Resistance Poetry, 2020
The mornings of the unfortunate,
don’t dawn on the horizon.
The dazzling horizon of morning
lies right here, where we stand.
The tree of sorrow has bloomed
here and turned to the blossom of the sky.
The sorrow gifted by this night
has turned into surest belief
in the morning. The belief that is more generous
than sorrow. The morning which is more supreme
than the night.
-Faiz Ahmed Faiz
After great pain, a formal feeling comes, said Emily Dickinson. Agha Shahid Ali, who made writing poetry fashionable again in Kashmir, and drew from her writing, would undoubtedly agree now more than ever when Kashmir transitions slowly but now surely into the stage of settler colonialism. The domicile laws introduced recently have hastened the process set into motion by events of August 5, 2019, when the symbolic autonomy accorded to the erstwhile state of Jammu Kashmir was abolished by an act of Indian parliament, and the state partitioned and downgraded into a Union Territory. The bitter summer of last year paved the way for a harsh winter, the severest in decades, and as spring glides in under yet another curfew, as the deadly COVID-19 virus provides the state with the pretext to torment the subjugated population, yet more. As a friend half-humouredly said yesterday, Kitna Yaad Rakha Jaayega? (How much can we remember?), referring to the popular Amir Azeez poem of protest: Sab Yaad Rakha Jaayega (Everything will be remembered). This is not a new question, and the Palestinian poet Mahmoud Darwish answered it best by suggesting that poetry is a tool of the defeated, rather than of the victors. On the ground, as the land/nation that once belonged to the defeated yields gradually to settler colonialism, the lost nation must be reclaimed and resettled in the poetic imagination. The act of writing is, therefore, an act of resistance primarily not in a confrontational function but a commemorative function.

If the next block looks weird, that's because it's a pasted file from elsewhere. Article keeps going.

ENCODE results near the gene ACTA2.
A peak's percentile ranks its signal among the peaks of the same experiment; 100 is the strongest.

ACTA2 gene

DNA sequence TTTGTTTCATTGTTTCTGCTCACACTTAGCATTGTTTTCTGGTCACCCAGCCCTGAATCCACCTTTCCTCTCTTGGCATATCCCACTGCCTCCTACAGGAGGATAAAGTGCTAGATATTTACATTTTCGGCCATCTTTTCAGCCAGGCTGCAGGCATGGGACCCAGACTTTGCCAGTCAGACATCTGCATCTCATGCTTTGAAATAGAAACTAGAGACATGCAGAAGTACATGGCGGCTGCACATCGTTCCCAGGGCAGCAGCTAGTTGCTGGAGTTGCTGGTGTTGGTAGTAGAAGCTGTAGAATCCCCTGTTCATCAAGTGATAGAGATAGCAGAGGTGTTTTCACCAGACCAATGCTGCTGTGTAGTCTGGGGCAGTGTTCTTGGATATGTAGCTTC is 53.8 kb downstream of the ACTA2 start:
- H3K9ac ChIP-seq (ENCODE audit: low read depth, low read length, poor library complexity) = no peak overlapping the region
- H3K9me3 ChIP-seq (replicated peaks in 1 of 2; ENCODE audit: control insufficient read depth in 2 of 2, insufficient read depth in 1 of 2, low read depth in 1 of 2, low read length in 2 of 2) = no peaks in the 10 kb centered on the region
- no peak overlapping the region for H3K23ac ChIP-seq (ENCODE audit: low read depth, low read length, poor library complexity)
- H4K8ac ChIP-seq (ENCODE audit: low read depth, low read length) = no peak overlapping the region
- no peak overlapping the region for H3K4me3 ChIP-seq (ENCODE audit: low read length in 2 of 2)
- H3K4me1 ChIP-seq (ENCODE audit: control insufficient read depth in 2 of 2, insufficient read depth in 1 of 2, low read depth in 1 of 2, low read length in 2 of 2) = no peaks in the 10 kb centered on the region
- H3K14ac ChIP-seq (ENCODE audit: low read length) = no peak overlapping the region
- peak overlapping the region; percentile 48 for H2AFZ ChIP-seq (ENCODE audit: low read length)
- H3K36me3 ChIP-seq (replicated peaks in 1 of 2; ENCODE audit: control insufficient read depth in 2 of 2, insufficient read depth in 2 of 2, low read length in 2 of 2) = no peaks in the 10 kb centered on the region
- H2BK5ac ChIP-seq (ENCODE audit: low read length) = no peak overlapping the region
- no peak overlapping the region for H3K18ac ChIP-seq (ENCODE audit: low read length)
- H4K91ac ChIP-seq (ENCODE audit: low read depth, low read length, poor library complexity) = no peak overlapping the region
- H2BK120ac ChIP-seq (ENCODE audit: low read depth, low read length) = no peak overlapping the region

In his book ‘Of Gardens and Graves’, Suvir Kaul argues that the performative elements of a poem emphasise the emotional and psychological intensities side-lined in the affectively neutral tones of news reportage, policy documents, or standard historiography. Even as loss is a consistent and constant presence in Kashmir, it is equally valid that the routines of reclaiming, resistance and dissent exceed simplistic mourning, and find representation in poetic imagination which subverts “the statist strategies of dehumanisation, victimisation and pathologisation of the resistors” as Uzma Falak puts it. Poetry provides, therefore, a more privileged, and compelling way to analyse Kashmiri subjectivities. It permits a wide and dynamic range of possibilities that exceed the state narratives to determine the intelligibility of the Kashmiri subject in relation to the outside world precisely the territory of India while foregrounding the formulations of risk and vulnerability imposed on it.
When the call for this issue went out, it was precisely to make visible these routines of erasure and vulnerability, especially post abrogation of Article 370. It has been variously argued that the anxiety around the erasure and popular opinion against it is an endorsement of the people’s acceptance of the Indian state and its constitution. This is a myopic reading of the situation as it does not take into account that the abrogation stokes anxieties around deeply entrenched and ritualised systems of disenfranchisement drawn by the Indian state to ‘punish’ the population for seeking the right to self-determination. These anxieties can be gauged in the selection of poems in this issue. The ‘I’ the poetic self emerges not as a static, linear and coherent self but fluid, diffused and excessive. It is irremediably trapped in the disjunction between the present and the past. This excess that spills the subject beyond the present can never be assimilated or represented fully; it exists only as a reflection, a mirroring of the original state, which is always absent. This excessive self can only exist, therefore, in an extra-lingual, semiotic memory that subverts chronologies of meaning, and thus disrupts the reading experience used to investing and deriving meanings. This disruption is precisely its resistance – in its formal structures after the great pain of deprivation and disenfranchisement, it eludes the hegemonic and singular imaginaries that the state seeks to impose. Rather, poetry becomes a mnemonic marker of collective trauma, metaphor an instrument that maps the affective experience. In the face of ‘totalitarian colonialism’, poetry by and from Kashmir evokes polyphonic resonances to counter the loss, and secure the history (at risk of) effaced. Language is now not just merely a medium to express the Kashmiri experience; rather, it is the Kashmiri experience.